silver soldering steel to steel

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JohnHudak
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silver soldering steel to steel

Post by JohnHudak » Tue Jan 29, 2019 8:31 am

Hi All, I've silver soldered a lot of brass, bronze and copper, and I've gotten pretty good at it.. However, my experiences with 1018 CRS have been so-so at best. It seems like it throws off so much carbon that the flux gets contaminated with it and spoils the joint. I've only used the white flux, but I now have the black flux on hand. Any tips?
I have to fabricate some parts for the PRR G5 and I don't want to use brass.. 954 Aluminum bronze would be my next choice, but steel would be my first..
Thanks; John

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Fender
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Re: silver soldering steel to steel

Post by Fender » Tue Jan 29, 2019 8:49 am

My experience is that ss on steel is very easy, but requires a lot of heat. It’s easy to overheat with oxy/acetylene so I use air/acetylene or propane. The surfaces must be very clean, either filed or sanded to remove surface oxidation, and scrubbed with detergent to remove oil.
I believe it is possible to ss al bronze, but it is much more difficult.
Dan Watson

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JohnHudak
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Re: silver soldering steel to steel

Post by JohnHudak » Tue Jan 29, 2019 8:52 am

Thanks Dan, White or Black flux?

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FLtenwheeler
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Re: silver soldering steel to steel

Post by FLtenwheeler » Tue Jan 29, 2019 9:01 am

Use the black flux on steel.

Tim
He who dies with the most unfinished projects: Should of put more time into their hobby.

RET
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Re: silver soldering steel to steel

Post by RET » Tue Jan 29, 2019 9:38 am

Hi John,

Everything that's been said so far is good but there is a little more to it.

First, with big parts especially, you can overheat and burn the white flux. When you do, it turns black and doesn't work any more, but I have never been able to do the same thing with the black stuff.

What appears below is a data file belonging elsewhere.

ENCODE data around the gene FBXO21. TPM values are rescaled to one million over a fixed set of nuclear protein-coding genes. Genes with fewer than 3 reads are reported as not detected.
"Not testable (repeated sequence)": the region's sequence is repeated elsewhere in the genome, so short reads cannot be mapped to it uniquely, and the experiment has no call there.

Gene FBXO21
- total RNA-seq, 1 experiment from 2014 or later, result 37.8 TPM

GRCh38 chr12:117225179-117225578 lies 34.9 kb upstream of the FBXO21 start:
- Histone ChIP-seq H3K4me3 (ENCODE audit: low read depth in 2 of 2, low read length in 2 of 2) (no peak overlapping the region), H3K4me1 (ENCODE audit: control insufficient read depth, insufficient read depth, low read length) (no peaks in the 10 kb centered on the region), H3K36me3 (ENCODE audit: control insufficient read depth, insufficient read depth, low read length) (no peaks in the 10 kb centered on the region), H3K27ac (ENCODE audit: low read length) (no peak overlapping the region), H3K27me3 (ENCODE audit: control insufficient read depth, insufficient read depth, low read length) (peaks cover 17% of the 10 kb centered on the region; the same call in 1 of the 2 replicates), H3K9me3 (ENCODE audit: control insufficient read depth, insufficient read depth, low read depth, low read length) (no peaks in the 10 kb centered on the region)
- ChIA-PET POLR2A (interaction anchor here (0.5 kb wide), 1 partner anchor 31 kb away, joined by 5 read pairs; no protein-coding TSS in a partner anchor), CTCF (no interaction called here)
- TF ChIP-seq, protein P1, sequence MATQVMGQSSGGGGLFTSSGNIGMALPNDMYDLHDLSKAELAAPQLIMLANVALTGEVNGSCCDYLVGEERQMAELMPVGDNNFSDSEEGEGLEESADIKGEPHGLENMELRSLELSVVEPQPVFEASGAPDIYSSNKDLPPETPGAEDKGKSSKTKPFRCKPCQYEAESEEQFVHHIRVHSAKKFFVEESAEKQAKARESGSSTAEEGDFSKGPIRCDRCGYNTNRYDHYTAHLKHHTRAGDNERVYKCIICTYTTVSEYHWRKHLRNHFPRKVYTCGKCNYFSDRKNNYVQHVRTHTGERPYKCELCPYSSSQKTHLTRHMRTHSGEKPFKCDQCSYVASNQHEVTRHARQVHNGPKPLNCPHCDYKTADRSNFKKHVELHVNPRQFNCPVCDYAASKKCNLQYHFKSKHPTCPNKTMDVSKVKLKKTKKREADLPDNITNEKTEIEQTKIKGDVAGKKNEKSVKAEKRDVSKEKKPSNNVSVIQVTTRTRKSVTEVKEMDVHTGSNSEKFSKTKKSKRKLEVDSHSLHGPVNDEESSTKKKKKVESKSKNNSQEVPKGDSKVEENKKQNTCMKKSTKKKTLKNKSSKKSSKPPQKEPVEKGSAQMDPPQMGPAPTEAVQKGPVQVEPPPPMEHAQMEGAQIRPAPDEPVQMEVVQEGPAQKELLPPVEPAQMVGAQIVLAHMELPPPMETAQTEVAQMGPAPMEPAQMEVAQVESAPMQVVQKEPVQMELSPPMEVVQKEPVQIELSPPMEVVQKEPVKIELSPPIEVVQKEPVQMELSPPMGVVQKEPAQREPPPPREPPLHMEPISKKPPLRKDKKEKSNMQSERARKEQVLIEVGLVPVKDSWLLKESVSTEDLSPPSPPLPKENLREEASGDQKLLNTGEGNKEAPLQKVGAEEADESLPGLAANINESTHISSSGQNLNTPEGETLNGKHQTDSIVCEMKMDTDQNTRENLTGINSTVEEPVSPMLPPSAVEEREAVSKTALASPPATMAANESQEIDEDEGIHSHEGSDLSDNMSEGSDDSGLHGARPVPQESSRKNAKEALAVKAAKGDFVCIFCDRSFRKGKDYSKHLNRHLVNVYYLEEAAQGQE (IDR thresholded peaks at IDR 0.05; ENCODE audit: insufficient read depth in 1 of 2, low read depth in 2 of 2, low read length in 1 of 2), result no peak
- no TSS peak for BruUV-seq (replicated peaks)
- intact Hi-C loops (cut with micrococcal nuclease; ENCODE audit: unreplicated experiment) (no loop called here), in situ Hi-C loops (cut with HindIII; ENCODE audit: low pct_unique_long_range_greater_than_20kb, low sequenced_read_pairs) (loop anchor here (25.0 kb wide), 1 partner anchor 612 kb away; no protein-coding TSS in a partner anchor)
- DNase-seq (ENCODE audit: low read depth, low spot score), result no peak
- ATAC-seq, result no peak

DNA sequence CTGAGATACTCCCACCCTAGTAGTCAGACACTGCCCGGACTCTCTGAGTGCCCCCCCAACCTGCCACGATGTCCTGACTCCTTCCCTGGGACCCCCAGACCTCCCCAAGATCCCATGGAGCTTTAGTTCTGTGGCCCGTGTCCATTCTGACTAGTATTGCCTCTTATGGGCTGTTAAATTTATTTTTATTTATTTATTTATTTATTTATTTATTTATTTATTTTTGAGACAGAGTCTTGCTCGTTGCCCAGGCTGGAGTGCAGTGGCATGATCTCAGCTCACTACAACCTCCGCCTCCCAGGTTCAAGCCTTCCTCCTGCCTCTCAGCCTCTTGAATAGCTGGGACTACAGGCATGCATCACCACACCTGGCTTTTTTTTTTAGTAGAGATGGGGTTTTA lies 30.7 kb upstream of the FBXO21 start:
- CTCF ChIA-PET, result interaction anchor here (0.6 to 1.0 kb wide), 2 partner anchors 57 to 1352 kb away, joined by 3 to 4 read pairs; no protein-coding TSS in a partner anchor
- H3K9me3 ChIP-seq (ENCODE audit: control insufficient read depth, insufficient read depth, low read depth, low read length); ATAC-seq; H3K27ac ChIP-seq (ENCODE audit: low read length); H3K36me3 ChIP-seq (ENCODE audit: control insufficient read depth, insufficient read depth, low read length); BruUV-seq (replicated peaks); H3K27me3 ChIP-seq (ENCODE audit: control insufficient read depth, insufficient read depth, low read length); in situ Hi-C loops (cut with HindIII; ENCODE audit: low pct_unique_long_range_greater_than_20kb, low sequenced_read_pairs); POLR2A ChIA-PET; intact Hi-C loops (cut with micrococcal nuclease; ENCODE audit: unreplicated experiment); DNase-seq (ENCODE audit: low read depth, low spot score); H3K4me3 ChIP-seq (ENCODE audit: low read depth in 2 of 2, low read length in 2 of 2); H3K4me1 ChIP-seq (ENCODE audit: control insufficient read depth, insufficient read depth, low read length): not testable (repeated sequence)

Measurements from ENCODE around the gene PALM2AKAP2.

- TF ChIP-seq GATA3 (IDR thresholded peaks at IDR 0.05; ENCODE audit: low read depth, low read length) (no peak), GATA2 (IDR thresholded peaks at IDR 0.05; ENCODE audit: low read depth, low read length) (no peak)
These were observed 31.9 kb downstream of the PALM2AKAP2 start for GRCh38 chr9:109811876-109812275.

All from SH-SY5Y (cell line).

Second, Use lots of heat over the whole part. Having multiple tips for your torch helps a lot. I use propane/air for most of my silver soldering, but for the Big Boy copper boiler, we had to use a combination of propane/air for general heating together with just the wash from an oxy/acetylene torch for the actual soldering. The large amount of copper pulls the heat away at a fantastic rate. The wash protects the work, but generally, you need to use lots of heat and don't rush it. Wait until the entire area is at a fairly bright red heat.

You will find that you don't need very much solder and you will also see that the solder will follow the heat. Once it has melted, the solder will run toward the hotter part of the joint. Once you master the technique, you will find its easy. I've also found that the more I do it, the better I get and the easier it seems. Conversely, if you haven't done it for a while, you have to relearn the details.

Its pretty easy to do, but one of the factors seems to be the thermal conductivity of the base metal. Stainless isn't hard, neither is steel but with large amounts of copper, you have to heat the entire part. In all cases, don't be in a hurry.

John, as you can see we're still working on Big Boy; we've done a lot, but there always seems to be more to do.

Have fun and best of luck.

Richard Trounce.

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gwrdriver
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Re: silver soldering steel to steel

Post by gwrdriver » Tue Jan 29, 2019 10:54 am

John,
I've had the same difficulty with steel . . . perfect conditions, spotty results.
GWRdriver
Nashville TN

rkcarguy
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Re: silver soldering steel to steel

Post by rkcarguy » Tue Jan 29, 2019 11:28 am

I've had pretty good luck silver soldering steel to steel with propane, I use the white flux interestingly enough. The trick is to grind both parts so there is no mill scale and the to-be-soldered areas are shiny. Then preheat them well, you might see some oils and moisture appear, keep going until that burns off and wire brush clean if needed. Get the parts up to soldering temp and THEN quickly apply the flux and solder the joint.